Catsup and Ketchup are two different spellings of the same condiment, which, today, is a Westernized version of a condiment first introduced to European traders in the late 17th century.
During their time trading in the Far East, British sailors of the 1600s developed a taste for the delicious treat we now call ketchup and began exporting it to the West.
The word itself is thought to come from the Cantonese k’ē chap or the Malay kēhap, both of which refer to a kind of fish sauce. Ketchup was originally a paste made from fermented fish guts (yes, it’s come a long way).
Ketchup is the dominant spelling in both American and British English by a large margin. 
Believe it or not, catsup was once the dominant spelling in America, and it really wasn’t that long ago that this was the case.
Tomatoes weren’t actually added to ketchup until the 19th century. This tomato-based variety quickly caught on in the United States during the first few decades of the 1800s, but was primarily produced by small, local farmers. No company was distributing nationally until at least 1837.
In other words, there was no national brand that people could identify and symbolize as ketchup, which led to no one ketchup company’s spelling catching on as the industry standard. Whether it was spelled ketchup or catsup was anybody’s guess
Heinz, a name now synonymous with ketchup, was actually somewhat of a latecomer to the tomato-based ketchup industry.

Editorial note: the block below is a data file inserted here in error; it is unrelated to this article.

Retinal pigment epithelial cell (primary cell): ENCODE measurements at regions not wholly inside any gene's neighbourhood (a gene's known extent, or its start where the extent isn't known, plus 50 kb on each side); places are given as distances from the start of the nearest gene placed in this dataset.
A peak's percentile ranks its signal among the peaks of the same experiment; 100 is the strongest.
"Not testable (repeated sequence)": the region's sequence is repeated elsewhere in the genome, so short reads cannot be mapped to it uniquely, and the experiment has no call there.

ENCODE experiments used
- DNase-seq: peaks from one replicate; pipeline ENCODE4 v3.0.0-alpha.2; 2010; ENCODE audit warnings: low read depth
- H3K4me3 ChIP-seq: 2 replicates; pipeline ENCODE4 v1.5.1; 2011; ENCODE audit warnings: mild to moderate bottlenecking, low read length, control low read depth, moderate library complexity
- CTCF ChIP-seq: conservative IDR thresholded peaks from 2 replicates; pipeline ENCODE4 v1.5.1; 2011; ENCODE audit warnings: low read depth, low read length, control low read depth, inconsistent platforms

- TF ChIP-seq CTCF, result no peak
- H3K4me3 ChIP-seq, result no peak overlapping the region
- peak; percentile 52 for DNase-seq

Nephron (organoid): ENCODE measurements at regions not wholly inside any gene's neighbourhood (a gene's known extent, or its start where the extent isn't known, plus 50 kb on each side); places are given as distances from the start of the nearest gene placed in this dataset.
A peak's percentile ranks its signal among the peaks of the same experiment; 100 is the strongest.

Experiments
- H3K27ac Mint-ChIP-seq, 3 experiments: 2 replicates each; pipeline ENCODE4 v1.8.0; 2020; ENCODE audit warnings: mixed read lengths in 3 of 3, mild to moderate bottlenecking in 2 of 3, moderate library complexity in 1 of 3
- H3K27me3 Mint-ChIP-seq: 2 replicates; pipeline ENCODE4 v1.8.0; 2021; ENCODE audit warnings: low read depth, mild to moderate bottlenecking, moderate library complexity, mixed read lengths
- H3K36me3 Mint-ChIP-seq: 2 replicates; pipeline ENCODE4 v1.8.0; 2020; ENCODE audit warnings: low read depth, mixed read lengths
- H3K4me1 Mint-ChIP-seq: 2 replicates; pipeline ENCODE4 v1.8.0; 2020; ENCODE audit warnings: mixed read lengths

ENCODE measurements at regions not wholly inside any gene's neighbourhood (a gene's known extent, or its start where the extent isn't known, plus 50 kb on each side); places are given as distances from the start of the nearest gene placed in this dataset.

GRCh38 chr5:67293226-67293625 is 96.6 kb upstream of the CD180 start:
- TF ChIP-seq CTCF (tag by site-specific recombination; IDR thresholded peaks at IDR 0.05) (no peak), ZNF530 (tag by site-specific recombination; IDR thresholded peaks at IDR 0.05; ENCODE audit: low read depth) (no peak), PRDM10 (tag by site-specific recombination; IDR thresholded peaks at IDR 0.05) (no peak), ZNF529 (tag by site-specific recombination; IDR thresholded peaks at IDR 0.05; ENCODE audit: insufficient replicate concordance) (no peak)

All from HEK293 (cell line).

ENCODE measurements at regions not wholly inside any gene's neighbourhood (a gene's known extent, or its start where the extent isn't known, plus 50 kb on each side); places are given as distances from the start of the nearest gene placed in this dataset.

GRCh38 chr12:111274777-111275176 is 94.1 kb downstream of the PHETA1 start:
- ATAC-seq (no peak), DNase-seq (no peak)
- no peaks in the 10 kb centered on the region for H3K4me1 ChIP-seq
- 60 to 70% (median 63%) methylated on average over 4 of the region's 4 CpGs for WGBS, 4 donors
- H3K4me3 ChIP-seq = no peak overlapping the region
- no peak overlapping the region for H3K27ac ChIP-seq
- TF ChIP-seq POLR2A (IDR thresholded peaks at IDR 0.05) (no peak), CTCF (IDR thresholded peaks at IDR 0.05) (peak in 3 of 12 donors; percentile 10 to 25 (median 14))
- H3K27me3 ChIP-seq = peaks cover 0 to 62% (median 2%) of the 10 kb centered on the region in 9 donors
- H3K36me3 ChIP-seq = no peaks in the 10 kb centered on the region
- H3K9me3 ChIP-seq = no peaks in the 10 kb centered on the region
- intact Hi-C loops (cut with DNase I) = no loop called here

The company did not release its own branded ketchup until 1867, well into the 19th century. Its original branding was “Heinz Tomato Catsup,” but, sometime in the 1880s, the company rebranded itself as “Heinz Tomato Ketchup” as a way to stand out from its competition.
As Heinz increased its market share throughout the 1900s, its name—and more importantly its spelling—became associated with the tomato-based condiment.
Eventually, consumer demand for ketchup began to outweigh the demand for catsup, and it was clear that other companies must rebrand or lose more market share.
In 1988, Del Monte switched its branding to be ketchup for that very reason: it became clear that ketchup was the spelling choice of the American consumer.


This is so easy and so yummy.
Crock Pot Creamy Ranch** Chicken

4-6 boneless skinless chicken breasts
1 oz pkg ranch dressing mix
8 oz pkg cream cheese softened and cubed
10.75 oz can cream of chicken soup
Optional: prepared angel hair pasta

 

  1. Place your chicken in the bottom of your crock pot
  2. Evenly put your cream cheese cubes, ranch mix and soup all over your chicken
  3. Cover and cook on low for 2-4 hours
  4. Remove your chicken from your crock pot and place on top of a bed of angel hair pasta, if desired